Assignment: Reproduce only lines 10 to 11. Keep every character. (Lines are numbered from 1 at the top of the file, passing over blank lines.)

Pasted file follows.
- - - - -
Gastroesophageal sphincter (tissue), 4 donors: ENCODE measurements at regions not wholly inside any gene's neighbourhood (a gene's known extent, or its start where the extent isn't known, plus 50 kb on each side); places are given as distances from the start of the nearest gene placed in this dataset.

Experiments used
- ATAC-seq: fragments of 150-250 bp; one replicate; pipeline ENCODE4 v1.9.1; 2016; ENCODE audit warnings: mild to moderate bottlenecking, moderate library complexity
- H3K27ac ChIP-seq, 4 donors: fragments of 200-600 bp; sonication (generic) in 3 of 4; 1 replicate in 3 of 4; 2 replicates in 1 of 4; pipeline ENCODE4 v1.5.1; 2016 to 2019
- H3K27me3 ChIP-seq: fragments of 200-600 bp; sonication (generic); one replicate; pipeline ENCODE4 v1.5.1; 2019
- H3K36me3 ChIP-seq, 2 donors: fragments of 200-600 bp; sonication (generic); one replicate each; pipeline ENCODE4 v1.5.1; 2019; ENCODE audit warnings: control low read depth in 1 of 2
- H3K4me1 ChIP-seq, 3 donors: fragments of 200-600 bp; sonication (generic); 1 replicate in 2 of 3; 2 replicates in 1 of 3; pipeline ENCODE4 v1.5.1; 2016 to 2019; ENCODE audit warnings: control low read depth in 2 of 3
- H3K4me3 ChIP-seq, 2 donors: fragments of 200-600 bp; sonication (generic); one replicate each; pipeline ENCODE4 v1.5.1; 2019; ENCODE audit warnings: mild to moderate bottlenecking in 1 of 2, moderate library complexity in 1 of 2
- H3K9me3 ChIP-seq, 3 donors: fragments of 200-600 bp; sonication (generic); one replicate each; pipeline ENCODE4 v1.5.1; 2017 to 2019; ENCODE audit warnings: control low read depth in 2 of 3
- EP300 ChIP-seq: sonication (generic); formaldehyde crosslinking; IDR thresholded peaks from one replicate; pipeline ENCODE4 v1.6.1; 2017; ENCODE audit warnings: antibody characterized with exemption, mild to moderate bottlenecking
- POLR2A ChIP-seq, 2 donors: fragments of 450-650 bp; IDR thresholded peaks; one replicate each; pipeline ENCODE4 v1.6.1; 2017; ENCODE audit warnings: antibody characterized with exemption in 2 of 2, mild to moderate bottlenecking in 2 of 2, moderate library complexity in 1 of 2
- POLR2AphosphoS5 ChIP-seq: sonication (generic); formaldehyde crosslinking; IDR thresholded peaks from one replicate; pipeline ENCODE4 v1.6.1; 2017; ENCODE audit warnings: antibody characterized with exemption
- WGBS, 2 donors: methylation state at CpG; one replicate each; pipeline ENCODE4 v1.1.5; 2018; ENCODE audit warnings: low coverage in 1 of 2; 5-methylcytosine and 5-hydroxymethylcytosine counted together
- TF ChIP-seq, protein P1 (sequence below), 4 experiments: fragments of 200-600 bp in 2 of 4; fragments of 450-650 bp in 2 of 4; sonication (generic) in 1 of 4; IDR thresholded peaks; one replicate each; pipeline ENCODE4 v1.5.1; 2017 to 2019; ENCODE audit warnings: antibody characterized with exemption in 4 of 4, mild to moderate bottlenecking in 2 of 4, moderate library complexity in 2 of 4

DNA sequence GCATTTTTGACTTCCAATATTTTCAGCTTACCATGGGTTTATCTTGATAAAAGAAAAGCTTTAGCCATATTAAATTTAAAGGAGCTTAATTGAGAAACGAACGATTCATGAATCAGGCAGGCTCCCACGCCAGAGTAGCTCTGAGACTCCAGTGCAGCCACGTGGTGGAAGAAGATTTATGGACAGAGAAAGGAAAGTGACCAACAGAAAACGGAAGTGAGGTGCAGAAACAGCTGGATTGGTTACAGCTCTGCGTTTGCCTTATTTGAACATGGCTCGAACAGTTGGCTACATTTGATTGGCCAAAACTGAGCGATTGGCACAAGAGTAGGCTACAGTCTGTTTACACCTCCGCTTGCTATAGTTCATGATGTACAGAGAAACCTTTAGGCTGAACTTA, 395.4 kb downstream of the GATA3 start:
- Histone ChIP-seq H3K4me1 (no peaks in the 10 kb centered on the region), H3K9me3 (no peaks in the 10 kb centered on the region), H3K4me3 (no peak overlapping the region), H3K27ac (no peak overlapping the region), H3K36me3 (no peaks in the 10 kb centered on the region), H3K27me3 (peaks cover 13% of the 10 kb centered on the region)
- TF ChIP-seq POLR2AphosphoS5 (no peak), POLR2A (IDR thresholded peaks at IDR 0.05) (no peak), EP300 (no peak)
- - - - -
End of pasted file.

- EP300 ChIP-seq: sonication (generic); formaldehyde crosslinking; IDR thresholded peaks from one replicate; pipeline ENCODE4 v1.6.1; 2017; ENCODE audit warnings: antibody characterized with exemption, mild to moderate bottlenecking
- POLR2A ChIP-seq, 2 donors: fragments of 450-650 bp; IDR thresholded peaks; one replicate each; pipeline ENCODE4 v1.6.1; 2017; ENCODE audit warnings: antibody characterized with exemption in 2 of 2, mild to moderate bottlenecking in 2 of 2, moderate library complexity in 1 of 2